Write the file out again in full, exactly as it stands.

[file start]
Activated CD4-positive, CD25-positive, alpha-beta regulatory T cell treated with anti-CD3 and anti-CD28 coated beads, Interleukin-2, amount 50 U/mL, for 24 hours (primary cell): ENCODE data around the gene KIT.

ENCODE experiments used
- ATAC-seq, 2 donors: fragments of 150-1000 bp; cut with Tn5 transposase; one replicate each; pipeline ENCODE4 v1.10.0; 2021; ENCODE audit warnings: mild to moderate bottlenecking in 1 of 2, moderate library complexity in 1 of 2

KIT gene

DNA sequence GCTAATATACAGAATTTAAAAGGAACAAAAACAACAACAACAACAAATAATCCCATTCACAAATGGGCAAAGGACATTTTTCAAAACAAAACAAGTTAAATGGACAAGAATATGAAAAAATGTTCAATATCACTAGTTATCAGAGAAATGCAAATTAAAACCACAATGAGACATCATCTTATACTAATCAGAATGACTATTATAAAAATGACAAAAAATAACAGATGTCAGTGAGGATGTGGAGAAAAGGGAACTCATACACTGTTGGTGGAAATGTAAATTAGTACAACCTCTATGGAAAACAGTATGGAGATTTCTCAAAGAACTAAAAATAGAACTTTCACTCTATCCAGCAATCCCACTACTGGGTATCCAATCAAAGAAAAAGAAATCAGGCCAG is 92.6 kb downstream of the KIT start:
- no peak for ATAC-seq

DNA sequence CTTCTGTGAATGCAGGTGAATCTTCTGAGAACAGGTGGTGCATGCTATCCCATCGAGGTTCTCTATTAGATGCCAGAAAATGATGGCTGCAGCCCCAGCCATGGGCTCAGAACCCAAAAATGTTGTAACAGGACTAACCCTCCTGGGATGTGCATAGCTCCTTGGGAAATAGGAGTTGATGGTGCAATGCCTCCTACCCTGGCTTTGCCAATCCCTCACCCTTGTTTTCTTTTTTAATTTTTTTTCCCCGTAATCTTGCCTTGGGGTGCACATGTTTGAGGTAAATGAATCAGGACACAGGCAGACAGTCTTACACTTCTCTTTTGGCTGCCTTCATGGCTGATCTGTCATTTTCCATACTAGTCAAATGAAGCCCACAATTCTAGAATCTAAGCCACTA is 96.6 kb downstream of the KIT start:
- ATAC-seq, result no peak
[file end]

Activated CD4-positive, CD25-positive, alpha-beta regulatory T cell treated with anti-CD3 and anti-CD28 coated beads, Interleukin-2, amount 50 U/mL, for 24 hours (primary cell): ENCODE data around the gene KIT.

ENCODE experiments used
- ATAC-seq, 2 donors: fragments of 150-1000 bp; cut with Tn5 transposase; one replicate each; pipeline ENCODE4 v1.10.0; 2021; ENCODE audit warnings: mild to moderate bottlenecking in 1 of 2, moderate library complexity in 1 of 2

KIT gene

DNA sequence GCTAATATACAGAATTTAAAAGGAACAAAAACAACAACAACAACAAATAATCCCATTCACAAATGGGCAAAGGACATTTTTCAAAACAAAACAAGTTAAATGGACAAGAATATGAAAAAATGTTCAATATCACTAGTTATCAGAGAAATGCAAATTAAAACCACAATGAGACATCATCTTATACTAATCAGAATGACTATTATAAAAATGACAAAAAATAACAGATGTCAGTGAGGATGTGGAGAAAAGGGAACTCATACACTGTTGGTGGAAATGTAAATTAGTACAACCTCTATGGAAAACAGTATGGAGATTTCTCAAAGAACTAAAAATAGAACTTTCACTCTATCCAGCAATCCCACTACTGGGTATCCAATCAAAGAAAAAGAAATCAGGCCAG is 92.6 kb downstream of the KIT start:
- no peak for ATAC-seq

DNA sequence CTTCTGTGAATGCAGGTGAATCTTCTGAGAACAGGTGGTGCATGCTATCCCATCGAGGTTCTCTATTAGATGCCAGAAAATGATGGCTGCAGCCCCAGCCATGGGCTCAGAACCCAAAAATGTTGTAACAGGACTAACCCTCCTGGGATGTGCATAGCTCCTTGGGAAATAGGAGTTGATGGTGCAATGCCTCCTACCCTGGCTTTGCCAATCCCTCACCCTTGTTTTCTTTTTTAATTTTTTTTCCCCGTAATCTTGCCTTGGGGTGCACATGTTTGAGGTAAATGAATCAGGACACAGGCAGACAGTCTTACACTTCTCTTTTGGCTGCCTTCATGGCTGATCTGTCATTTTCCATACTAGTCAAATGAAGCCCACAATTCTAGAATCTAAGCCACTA is 96.6 kb downstream of the KIT start:
- ATAC-seq, result no peak